One week before Iraqis vote on a constitution intended to remake their nation, U.S. and Arab diplomats are scrambling to broker last-minute concessions from Shiite, Sunni and Kurdish faction leaders that would persuade the Sunni Arab minority to drop its opposition to the proposed charter and defuse the country's Sunni-led insurgency.
Saudi Arabian and Jordanian officials, at the urging of U.S. Ambassador Zalmay Khalilzad, have called on Sunni politicians in Iraq to stick with negotiations until Monday, Iraqi and U.S. officials said. Iraqi lawmakers say Monday is the last possible date for bargaining over the language of the constitution, which will be put to voters next Saturday. Ballots are already being printed at a plant in Europe, and the first of millions of copies of the proposed constitution have been distributed across Iraq.
The constitutional referendum has been described by Iraqi and foreign observers as the most significant milestone so far in the development of Iraq's nascent democracy. Completion of the drafting process on Aug. 28 -- two weeks behind schedule -- was supposed to be a unifying process, and parties and activists were to have used the subsequent two months to make their cases for and against the proposed document.
But the version endorsed in August by the Shiite- and Kurdish-led National Assembly was immediately condemned by Sunnis, who had seen their political dominance of Iraq evaporate with the fall of Saddam Hussein in April 2003. As Shiite and Kurdish officials attempted to bring holdout Sunnis on board, negotiations never fully halted. Their goal, according to American diplomats, is a broad national accord to bridge the divide.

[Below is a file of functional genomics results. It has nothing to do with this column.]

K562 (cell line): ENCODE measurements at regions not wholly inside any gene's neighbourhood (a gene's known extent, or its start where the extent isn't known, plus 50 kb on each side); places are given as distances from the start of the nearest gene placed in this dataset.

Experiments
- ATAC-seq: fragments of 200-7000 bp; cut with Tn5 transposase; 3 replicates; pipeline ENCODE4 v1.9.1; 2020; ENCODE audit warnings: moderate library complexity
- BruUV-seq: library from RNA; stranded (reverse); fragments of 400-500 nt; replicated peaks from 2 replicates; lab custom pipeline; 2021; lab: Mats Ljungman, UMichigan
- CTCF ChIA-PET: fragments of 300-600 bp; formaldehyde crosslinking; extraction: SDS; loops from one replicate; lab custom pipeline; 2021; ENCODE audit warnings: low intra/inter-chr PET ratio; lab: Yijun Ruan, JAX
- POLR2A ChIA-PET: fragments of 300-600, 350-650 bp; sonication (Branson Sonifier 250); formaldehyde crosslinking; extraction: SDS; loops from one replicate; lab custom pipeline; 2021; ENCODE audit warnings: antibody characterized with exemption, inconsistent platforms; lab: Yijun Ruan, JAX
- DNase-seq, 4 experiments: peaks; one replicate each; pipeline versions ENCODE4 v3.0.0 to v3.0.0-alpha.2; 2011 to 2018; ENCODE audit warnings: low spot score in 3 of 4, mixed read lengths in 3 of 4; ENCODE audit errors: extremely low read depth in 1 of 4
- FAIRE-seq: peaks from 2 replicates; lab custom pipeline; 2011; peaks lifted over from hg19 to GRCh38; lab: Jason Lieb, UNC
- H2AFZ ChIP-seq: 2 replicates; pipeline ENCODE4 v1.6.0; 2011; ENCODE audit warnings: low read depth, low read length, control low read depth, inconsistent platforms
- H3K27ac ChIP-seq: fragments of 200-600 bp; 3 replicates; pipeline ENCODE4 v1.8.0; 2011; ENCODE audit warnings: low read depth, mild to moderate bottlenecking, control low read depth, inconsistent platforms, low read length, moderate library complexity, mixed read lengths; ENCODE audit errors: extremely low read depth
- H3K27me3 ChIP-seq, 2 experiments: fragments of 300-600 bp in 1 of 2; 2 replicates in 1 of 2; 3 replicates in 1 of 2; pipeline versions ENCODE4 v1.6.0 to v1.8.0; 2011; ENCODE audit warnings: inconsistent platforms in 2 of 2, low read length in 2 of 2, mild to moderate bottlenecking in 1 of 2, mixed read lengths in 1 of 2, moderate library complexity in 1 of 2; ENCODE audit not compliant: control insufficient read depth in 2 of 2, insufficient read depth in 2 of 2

"We have to reach out to get support, especially Sunni support but also backing from Shiites and Kurds, and present it as a national compact. We want to do it before the election," said a senior U.S. official in Baghdad, who spoke on the condition that he not be identified.
But the official acknowledged that the last-ditch diplomacy has been a struggle. "We don't have any Sunnis on board now. We have people who say, 'If you can come up with a package, we'll sign on,' " said the senior official. "We're working with Shiites and Kurds, who also have things they want. So a package is shaping up."
Mishan Jabouri, a Sunni member of the current transitional parliament, said: "I am not sure what else we can do. Some of us want to boycott. Some want people to vote no. Everyone is waiting for Monday, because after that it is really too late."
If two-thirds of voters in at least three provinces vote no, the constitution would be rejected and the new parliament elected in December would have to draft another proposal. Sunni Arabs represent about a fifth of Iraq's population, and Sunni leaders believe that if they muster strong turnout in the handful of provinces where their numbers approach a majority, they could block the constitution.
Some U.S. officials say they hope Sunni turnout will be large enough to give legitimacy to the referendum but too weak to defeat the constitution. Some officials say that having to begin the constitution-drafting process all over again would only worsen instability and push back the possible withdrawal of troops from Iraq. Others, including Gen. George Casey, head of U.S. forces in Iraq, say settling on a compact that shuts out the Sunnis would do the same.